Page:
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It Can't Be True, Government Schools Ban ... Musical Chairs?
Toogood Reports ^ | April 2, 2002 | Debbie Daniel

Posted on 04/02/2002 6:01:49 AM PST by Stand Watch Listen

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1 posted on 04/02/2002 6:01:49 AM PST by Stand Watch Listen
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To: Stand Watch Listen
I never liked musical chairs because it teaches that for there to be a winner someone else must be made a loser. Only in certain artificial societies like corporations is such a thing true.

On second thought, maybe it is good training. It teaches you that you'll have to kick some people to the curb in order to receive recognition. In a company like Intel with its 'normed' system of evaluation, you had better be able shove aside the lower 20%.

2 posted on 04/02/2002 6:06:15 AM PST by Dialup Llama
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To: Stand Watch Listen
I, I, I can't even believe this.

I am sincerely at a loss of words...Un-Phuqing-Believable!

3 posted on 04/02/2002 6:06:52 AM PST by mattdono
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To: Stand Watch Listen
>What a wonderful memory!…until now.

Yes I have many fond memories of institutionalized education. The green two tone, insane asylum like color scheme, the prison like architecture. All fond memories.

4 posted on 04/02/2002 6:08:31 AM PST by Dialup Llama
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To: Stand Watch Listen
"Musical chairs" is not appropriate for a public school because it does not teach cooperation. A more appropriate activity is teaching sodomy, because this not only teaches tolerance for diversity, but also teaches the children how to cooperate.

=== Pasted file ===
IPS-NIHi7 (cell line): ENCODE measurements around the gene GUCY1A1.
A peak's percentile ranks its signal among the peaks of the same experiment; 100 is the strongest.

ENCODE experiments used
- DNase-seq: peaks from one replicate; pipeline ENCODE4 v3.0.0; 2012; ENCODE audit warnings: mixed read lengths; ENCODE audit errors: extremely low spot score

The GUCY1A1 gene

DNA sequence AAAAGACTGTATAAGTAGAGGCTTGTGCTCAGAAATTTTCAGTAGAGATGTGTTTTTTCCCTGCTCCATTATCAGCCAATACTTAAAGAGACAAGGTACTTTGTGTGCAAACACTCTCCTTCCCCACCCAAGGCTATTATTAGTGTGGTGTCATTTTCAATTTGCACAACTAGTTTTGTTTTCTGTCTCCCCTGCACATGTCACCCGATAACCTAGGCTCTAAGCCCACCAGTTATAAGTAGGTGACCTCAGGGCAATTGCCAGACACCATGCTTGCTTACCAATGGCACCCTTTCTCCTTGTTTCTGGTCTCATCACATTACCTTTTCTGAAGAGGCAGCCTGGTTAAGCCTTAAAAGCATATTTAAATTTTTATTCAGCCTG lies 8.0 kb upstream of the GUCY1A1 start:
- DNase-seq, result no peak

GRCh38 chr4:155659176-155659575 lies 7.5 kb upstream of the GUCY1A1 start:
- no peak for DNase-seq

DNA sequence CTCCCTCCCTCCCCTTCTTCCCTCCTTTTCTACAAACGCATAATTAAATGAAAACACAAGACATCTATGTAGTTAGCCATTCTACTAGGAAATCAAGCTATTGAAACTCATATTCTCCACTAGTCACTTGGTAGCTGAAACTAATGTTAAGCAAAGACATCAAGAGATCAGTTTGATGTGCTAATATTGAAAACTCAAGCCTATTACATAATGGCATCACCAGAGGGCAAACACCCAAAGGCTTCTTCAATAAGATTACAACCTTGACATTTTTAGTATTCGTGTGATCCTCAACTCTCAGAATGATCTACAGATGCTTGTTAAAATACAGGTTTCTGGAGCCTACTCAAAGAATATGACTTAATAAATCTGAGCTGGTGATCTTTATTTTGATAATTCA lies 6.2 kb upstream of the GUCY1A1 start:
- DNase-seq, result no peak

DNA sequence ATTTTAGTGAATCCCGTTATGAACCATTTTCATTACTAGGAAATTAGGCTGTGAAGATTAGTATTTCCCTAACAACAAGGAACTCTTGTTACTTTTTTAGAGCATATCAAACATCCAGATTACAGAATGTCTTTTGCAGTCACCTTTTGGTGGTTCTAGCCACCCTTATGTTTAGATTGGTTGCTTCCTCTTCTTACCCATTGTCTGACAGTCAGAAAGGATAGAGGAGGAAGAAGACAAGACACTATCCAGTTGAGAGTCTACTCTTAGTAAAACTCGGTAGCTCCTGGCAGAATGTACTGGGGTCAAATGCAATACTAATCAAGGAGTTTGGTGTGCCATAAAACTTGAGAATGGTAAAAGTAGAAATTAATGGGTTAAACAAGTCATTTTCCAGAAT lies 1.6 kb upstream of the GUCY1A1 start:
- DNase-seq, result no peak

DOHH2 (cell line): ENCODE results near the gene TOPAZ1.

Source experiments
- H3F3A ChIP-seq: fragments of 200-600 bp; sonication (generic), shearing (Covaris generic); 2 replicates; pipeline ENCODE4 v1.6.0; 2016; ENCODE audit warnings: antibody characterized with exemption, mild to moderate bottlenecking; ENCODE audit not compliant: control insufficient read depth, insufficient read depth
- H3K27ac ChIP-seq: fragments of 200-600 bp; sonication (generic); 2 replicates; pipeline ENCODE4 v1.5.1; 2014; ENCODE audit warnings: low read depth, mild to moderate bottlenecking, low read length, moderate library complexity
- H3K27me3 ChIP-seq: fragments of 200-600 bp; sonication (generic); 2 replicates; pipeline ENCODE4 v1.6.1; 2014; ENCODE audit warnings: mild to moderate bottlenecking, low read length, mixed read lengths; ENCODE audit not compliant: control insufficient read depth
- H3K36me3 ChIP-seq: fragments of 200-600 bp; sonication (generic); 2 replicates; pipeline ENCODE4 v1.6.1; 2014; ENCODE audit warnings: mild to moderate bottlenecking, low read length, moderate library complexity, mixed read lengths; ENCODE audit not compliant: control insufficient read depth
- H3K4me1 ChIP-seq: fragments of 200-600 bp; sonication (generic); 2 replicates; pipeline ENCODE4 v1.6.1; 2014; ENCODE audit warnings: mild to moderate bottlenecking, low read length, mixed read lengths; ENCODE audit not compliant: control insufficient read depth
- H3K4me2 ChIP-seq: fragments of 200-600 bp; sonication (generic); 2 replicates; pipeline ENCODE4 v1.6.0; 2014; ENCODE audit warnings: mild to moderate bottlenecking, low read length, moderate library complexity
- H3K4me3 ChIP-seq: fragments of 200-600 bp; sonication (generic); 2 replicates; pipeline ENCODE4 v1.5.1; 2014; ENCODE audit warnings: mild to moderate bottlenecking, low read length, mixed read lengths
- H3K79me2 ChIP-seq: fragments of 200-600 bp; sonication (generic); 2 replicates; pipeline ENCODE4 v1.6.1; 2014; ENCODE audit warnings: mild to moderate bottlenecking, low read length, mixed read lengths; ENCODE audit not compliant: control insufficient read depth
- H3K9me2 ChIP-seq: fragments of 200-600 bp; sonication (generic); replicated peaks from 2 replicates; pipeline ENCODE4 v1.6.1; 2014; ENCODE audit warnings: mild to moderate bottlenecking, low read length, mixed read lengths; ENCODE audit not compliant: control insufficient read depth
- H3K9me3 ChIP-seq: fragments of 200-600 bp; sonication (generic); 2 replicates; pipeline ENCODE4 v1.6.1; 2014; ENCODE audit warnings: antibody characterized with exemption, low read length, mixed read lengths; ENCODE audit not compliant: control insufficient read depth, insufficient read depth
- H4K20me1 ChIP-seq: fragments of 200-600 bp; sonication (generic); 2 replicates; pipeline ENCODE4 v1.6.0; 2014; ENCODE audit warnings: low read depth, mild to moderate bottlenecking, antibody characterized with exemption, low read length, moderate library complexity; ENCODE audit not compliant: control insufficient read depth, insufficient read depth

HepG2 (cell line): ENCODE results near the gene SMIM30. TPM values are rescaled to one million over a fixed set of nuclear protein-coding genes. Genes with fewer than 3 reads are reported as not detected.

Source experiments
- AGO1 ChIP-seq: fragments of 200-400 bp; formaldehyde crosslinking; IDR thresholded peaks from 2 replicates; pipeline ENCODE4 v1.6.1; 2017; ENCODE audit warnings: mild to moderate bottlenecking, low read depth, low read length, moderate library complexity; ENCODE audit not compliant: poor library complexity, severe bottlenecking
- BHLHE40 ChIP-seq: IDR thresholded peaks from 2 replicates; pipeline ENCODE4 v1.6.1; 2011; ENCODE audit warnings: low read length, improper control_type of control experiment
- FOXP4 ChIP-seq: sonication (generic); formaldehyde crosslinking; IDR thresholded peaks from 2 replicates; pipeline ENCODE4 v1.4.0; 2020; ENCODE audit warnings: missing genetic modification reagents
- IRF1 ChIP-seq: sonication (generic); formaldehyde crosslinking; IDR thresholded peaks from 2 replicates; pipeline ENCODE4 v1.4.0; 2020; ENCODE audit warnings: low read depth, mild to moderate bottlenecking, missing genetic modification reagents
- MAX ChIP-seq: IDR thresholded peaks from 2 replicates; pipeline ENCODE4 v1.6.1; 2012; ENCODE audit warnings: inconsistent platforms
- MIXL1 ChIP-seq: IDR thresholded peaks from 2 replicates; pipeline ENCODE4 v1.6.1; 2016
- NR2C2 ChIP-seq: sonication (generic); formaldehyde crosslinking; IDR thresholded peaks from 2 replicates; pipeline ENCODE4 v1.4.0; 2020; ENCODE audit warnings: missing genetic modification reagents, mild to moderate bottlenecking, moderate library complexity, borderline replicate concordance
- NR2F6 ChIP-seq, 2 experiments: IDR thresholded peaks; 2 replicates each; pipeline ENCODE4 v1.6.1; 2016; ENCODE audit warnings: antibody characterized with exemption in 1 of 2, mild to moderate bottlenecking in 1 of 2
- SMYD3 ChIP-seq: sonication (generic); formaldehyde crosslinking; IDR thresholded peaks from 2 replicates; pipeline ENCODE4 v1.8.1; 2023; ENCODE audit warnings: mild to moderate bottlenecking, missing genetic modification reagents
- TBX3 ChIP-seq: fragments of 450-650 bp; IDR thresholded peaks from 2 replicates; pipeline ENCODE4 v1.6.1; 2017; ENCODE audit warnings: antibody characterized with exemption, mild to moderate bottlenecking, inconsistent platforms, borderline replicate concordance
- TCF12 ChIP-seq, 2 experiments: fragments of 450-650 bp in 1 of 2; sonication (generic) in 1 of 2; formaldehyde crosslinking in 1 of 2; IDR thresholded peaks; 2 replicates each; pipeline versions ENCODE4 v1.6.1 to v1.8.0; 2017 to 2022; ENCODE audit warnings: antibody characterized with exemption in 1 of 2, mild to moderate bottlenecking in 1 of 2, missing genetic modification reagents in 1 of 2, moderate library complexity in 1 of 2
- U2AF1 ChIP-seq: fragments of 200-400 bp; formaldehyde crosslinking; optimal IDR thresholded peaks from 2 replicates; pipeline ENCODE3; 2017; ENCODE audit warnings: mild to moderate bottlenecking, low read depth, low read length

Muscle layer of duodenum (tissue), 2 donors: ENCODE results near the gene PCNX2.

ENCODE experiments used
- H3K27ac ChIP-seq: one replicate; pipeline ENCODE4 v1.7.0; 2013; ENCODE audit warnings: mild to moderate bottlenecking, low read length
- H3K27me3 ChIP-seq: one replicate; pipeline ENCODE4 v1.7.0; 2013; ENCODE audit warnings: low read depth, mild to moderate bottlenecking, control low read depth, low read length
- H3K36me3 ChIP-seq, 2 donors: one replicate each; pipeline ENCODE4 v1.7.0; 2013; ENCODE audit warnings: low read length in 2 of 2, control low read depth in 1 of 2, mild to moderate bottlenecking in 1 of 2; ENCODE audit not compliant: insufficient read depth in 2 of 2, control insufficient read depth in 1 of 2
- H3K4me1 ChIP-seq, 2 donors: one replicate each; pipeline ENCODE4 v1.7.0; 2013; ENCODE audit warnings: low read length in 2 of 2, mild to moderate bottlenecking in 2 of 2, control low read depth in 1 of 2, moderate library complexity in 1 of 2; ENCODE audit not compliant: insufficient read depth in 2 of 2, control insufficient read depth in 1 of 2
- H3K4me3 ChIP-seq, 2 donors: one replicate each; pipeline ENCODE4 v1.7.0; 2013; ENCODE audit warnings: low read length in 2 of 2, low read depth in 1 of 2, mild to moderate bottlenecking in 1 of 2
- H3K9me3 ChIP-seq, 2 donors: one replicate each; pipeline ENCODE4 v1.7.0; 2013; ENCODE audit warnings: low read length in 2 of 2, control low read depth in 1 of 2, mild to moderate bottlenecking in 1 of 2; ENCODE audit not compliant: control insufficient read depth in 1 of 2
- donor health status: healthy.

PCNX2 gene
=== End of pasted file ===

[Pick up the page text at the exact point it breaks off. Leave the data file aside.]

5 posted on 04/02/2002 6:10:33 AM PST by Arthur McGowan
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To: Stand Watch Listen
How sad! My kids think I'm crazy when I tell them I had a better childhood than they did. They have so many material things I did not have since I grew up in a very large, lower middle-class family.

What we did have as kids was tons and tons of kids to play with. Dozens. That was when there were a lot of families with 5+ kids. We had kick ball and dodge ball and kick-the-can and Red Rover. We had freedom to wander (as long as we were home for dinner) without our parents having to worry about us.We had penny candy!

I would not trade my childhood for all the trappings of today's adult-run, ultra-PC society.

Simon says, "Let kids be kids!"

6 posted on 04/02/2002 6:11:47 AM PST by Trust but Verify
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To: Dialup Llama
I was always offended by musical chairs and feel I am owed reperations for the stigmatization I suffered under a repressive music department. At least we owe it to the children to ensure they all embrace a muli lingual, all inclusive, non specist game of "harmoneous platforms". Remember, it takes a village.
7 posted on 04/02/2002 6:15:33 AM PST by tm61
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To: Stand Watch Listen
I remember an episode of the Simpsons where Bart had been moved into a remedial class. They played musical chairs but with 8 players and 10 chairs. I remember his expression when the music stopped, everyone sat down and the teacher yelled "Yeah! Everyone is a winner." Shameful.
8 posted on 04/02/2002 6:15:52 AM PST by tcostell
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To: Stand Watch Listen
looks like the little weenies that always lost are making the rules now ....
9 posted on 04/02/2002 6:16:00 AM PST by THEUPMAN
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To: Academia List;Education News;Homeschool;
indexing
10 posted on 04/02/2002 6:16:22 AM PST by Stand Watch Listen